Southampton OKs easing restraints, capping rent for accessory apartments

Increasing Affordable Housing




Leasing accessory apartments was just made easier, while renting them got a whole lot cheaper.

Southampton Town officials voted 5-0 January 22 in favor of relaxed restrictions and monthly rent caps that could make an additional 2000 properties eligible for accessory apartments.

The board’s action is an effort to offset high South Fork real estate prices that have made it difficult for many workers to find affordable housing nearby, leaving them to live in communities farther west.

“While the town has benefited from increased tourism and second homeownership, income-eligible households are being priced out of market-rate housing,” the legislation states. “In addition, as the cost of living increases, the extra income derived from an accessory apartment is needed to keep many current residents in their homes.”

“I don’t think this will solve all of our affordable housing problems,” Supervisor Jay Schneiderman said. “But I think it’s a drop in the bucket.”

Southampton Town code previously allowed property owners with three-quarter-acre lots to obtain an accessory rental permit, but the law had no rent restrictions. The change approved Tuesday allows property owners on half-acre lots in less densely populated hamlets like Bridgehampton, Eastport, Flanders, Northampton, North Sea, Noyac, Tuckahoe, Water Mill, and Westhampton to obtain a permit, but dictates rent be kept at an “affordable” standard to serve the town’s workforce.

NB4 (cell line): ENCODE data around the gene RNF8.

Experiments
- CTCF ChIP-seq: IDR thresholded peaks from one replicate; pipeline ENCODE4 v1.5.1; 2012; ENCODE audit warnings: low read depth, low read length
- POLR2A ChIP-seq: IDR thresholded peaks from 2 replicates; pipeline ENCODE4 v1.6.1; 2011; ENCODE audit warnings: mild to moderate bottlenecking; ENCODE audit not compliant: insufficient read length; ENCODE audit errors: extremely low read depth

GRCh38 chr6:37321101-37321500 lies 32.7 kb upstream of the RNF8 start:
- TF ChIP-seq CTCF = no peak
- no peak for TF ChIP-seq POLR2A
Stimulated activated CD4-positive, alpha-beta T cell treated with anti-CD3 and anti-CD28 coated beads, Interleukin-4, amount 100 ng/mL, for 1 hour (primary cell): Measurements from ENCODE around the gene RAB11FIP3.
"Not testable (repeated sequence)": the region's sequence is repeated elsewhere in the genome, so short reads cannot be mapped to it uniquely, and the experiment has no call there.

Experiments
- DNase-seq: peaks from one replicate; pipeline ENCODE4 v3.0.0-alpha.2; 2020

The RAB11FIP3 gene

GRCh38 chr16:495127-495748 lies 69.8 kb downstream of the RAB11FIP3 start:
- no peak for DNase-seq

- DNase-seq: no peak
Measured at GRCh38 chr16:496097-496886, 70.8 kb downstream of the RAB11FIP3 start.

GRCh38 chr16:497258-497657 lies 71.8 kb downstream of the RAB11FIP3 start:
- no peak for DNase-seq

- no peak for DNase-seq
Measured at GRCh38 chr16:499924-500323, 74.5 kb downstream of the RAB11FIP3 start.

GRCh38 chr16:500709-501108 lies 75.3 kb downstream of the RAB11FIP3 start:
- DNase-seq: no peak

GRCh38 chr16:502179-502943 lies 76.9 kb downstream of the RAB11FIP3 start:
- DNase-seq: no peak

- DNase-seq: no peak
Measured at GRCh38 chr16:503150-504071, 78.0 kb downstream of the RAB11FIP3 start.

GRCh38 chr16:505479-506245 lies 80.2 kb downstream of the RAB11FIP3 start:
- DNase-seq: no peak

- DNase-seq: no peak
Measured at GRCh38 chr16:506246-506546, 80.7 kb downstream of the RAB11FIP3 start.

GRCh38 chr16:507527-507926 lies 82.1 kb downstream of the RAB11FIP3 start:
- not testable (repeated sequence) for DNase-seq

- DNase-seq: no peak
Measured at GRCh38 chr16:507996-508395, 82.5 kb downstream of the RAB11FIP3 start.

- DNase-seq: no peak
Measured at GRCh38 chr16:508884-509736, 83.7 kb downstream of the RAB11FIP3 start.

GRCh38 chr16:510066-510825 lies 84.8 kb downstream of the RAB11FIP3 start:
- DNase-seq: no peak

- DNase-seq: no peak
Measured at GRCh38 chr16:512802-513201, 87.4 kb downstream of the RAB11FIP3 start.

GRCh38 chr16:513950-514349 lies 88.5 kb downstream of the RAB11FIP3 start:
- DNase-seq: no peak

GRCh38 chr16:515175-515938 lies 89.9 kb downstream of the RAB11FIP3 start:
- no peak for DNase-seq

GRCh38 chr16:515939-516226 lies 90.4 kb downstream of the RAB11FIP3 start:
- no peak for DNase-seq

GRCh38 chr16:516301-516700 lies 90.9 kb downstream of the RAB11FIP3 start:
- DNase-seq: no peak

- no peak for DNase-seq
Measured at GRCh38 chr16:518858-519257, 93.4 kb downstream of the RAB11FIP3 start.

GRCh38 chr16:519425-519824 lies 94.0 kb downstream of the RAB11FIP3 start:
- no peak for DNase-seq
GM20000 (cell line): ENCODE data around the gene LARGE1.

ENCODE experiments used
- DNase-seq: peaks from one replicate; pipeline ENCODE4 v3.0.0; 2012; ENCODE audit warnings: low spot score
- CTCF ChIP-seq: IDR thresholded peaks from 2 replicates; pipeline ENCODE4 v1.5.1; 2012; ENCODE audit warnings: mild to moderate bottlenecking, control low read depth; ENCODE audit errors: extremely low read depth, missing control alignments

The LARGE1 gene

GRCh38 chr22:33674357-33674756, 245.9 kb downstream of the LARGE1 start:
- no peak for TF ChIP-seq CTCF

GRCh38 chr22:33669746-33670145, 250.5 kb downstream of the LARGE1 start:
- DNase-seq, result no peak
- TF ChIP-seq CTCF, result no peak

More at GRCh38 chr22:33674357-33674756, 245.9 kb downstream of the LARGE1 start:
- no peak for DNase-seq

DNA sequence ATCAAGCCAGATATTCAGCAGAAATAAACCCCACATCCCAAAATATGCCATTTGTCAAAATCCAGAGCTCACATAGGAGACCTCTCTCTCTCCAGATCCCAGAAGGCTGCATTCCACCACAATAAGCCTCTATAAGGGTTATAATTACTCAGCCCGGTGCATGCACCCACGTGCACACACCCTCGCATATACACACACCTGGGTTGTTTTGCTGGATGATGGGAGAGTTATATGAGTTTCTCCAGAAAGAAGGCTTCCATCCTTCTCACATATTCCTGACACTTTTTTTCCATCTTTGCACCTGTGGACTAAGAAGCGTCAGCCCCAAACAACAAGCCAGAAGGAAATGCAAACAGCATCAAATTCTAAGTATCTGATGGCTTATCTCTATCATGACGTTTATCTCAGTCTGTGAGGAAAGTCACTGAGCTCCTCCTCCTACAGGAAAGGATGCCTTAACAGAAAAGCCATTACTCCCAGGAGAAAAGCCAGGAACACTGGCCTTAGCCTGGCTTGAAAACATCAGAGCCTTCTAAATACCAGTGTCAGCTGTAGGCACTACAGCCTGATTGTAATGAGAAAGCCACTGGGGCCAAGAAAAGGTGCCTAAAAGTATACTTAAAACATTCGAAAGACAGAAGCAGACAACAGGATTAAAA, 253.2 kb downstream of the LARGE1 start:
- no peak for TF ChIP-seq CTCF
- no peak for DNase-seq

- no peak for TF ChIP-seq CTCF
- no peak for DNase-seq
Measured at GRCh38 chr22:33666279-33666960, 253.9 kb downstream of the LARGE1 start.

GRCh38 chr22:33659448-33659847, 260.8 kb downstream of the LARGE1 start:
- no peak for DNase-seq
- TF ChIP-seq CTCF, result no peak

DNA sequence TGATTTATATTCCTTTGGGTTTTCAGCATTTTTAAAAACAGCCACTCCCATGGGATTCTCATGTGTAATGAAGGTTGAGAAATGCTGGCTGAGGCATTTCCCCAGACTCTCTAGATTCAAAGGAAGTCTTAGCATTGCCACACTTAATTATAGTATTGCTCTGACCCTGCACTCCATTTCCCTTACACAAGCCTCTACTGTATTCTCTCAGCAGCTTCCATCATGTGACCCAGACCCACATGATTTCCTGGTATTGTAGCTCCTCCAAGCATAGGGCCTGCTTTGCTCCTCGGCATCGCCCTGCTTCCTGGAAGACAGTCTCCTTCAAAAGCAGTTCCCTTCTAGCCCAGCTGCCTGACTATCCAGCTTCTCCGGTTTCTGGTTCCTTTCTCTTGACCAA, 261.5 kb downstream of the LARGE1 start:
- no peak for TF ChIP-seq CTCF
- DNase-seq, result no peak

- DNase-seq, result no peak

“More expensive areas would qualify,” Schneiderman said. “That’s where we really need it.”

Rents would be capped at U.S. Department of Housing and Urban Development fair market rates, which for 2019 on Long Island are $1240 for a studio apartment, $1548 for a one-bedroom unit and $1907 for a two-bedroom. Southampton Town code does not allow for accessory apartments with three bedrooms or more. The new requirements would apply only to new applications.

“I fully support this bill,” Councilman Tommy John Schiavoni said. “It’s a way for young people to stay in the area.”

The law requires tenants make less than $151,700 per year for a family of four, which is 130 percent of an area’s median income. Family members of landlords are exempt from that requirement.

desiree@indyeastend.com